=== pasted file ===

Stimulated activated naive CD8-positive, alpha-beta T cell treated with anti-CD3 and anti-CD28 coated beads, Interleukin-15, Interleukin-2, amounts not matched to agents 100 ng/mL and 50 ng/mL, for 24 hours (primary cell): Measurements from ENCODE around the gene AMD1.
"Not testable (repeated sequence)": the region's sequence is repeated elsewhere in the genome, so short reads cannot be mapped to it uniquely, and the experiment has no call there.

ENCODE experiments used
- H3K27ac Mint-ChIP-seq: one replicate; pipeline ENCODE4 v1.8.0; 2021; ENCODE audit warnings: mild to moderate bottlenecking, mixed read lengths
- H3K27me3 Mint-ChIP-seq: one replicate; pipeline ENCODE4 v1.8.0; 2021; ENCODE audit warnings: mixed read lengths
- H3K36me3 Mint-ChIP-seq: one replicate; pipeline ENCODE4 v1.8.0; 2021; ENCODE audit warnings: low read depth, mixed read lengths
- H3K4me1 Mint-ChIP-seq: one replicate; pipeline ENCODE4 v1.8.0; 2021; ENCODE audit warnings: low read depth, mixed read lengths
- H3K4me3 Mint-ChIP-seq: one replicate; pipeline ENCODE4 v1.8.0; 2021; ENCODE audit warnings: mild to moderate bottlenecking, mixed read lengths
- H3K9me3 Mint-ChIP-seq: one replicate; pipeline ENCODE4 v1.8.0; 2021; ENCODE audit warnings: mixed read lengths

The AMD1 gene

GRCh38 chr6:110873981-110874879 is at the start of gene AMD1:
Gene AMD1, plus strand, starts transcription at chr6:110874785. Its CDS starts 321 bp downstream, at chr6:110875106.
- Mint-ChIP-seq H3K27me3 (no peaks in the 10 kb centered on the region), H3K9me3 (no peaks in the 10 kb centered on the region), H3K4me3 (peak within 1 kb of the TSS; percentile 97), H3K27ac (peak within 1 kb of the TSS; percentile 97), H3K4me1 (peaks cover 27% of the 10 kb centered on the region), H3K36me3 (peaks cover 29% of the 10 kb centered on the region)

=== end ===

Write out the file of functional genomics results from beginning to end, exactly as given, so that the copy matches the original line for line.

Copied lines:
Stimulated activated naive CD8-positive, alpha-beta T cell treated with anti-CD3 and anti-CD28 coated beads, Interleukin-15, Interleukin-2, amounts not matched to agents 100 ng/mL and 50 ng/mL, for 24 hours (primary cell): Measurements from ENCODE around the gene AMD1.
"Not testable (repeated sequence)": the region's sequence is repeated elsewhere in the genome, so short reads cannot be mapped to it uniquely, and the experiment has no call there.

ENCODE experiments used
- H3K27ac Mint-ChIP-seq: one replicate; pipeline ENCODE4 v1.8.0; 2021; ENCODE audit warnings: mild to moderate bottlenecking, mixed read lengths
- H3K27me3 Mint-ChIP-seq: one replicate; pipeline ENCODE4 v1.8.0; 2021; ENCODE audit warnings: mixed read lengths
- H3K36me3 Mint-ChIP-seq: one replicate; pipeline ENCODE4 v1.8.0; 2021; ENCODE audit warnings: low read depth, mixed read lengths
- H3K4me1 Mint-ChIP-seq: one replicate; pipeline ENCODE4 v1.8.0; 2021; ENCODE audit warnings: low read depth, mixed read lengths
- H3K4me3 Mint-ChIP-seq: one replicate; pipeline ENCODE4 v1.8.0; 2021; ENCODE audit warnings: mild to moderate bottlenecking, mixed read lengths
- H3K9me3 Mint-ChIP-seq: one replicate; pipeline ENCODE4 v1.8.0; 2021; ENCODE audit warnings: mixed read lengths

The AMD1 gene

GRCh38 chr6:110873981-110874879 is at the start of gene AMD1:
Gene AMD1, plus strand, starts transcription at chr6:110874785. Its CDS starts 321 bp downstream, at chr6:110875106.
- Mint-ChIP-seq H3K27me3 (no peaks in the 10 kb centered on the region), H3K9me3 (no peaks in the 10 kb centered on the region), H3K4me3 (peak within 1 kb of the TSS; percentile 97), H3K27ac (peak within 1 kb of the TSS; percentile 97), H3K4me1 (peaks cover 27% of the 10 kb centered on the region), H3K36me3 (peaks cover 29% of the 10 kb centered on the region)